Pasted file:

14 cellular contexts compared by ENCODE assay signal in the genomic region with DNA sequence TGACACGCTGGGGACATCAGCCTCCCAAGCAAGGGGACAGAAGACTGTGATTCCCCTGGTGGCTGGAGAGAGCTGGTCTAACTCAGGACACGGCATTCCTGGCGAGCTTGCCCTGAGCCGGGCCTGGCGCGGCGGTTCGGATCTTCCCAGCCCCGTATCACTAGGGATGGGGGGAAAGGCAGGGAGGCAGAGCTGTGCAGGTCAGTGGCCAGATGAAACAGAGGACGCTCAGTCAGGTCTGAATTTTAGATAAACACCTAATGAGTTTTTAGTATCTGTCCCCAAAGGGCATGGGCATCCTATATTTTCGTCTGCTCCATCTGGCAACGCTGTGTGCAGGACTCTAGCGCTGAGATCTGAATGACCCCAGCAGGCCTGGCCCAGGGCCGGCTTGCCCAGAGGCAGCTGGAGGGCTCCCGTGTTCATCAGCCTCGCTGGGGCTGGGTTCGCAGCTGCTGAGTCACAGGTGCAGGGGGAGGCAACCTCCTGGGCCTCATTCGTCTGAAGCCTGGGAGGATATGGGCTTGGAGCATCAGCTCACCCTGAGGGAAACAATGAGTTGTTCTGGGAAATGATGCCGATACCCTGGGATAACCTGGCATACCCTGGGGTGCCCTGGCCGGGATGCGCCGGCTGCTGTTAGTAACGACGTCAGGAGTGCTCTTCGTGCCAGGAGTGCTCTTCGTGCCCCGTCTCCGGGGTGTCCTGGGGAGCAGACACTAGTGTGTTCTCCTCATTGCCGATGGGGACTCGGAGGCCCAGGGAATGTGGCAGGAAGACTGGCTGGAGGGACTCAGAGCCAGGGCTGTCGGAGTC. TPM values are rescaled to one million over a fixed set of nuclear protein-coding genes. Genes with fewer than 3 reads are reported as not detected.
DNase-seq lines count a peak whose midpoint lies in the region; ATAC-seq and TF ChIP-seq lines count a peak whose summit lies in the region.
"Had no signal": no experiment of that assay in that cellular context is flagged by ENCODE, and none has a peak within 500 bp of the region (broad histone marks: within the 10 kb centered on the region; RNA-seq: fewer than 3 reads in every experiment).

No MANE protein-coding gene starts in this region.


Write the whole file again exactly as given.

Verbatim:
14 cellular contexts compared by ENCODE assay signal in the genomic region with DNA sequence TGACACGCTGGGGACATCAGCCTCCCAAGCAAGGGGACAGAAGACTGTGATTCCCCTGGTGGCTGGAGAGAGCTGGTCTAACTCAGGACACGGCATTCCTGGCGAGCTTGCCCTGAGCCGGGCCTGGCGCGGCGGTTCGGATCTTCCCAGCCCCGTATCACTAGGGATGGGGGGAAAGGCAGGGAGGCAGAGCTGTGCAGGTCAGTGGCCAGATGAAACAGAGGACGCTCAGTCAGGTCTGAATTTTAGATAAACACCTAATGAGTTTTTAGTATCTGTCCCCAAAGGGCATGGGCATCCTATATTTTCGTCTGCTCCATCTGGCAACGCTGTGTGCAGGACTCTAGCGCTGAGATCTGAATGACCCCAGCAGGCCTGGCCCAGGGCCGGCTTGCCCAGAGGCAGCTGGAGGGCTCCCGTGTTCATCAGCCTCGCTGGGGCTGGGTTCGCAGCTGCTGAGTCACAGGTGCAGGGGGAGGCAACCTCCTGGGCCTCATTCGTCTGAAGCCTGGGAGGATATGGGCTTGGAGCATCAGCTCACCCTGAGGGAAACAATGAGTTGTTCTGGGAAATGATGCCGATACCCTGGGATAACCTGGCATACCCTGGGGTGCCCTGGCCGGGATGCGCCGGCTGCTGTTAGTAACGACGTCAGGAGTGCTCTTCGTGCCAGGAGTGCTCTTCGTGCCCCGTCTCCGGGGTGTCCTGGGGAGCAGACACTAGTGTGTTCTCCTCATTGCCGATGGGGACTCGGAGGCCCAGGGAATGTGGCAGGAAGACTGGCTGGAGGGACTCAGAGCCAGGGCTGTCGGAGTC. TPM values are rescaled to one million over a fixed set of nuclear protein-coding genes. Genes with fewer than 3 reads are reported as not detected.
DNase-seq lines count a peak whose midpoint lies in the region; ATAC-seq and TF ChIP-seq lines count a peak whose summit lies in the region.
"Had no signal": no experiment of that assay in that cellular context is flagged by ENCODE, and none has a peak within 500 bp of the region (broad histone marks: within the 10 kb centered on the region; RNA-seq: fewer than 3 reads in every experiment).

No MANE protein-coding gene starts in this region.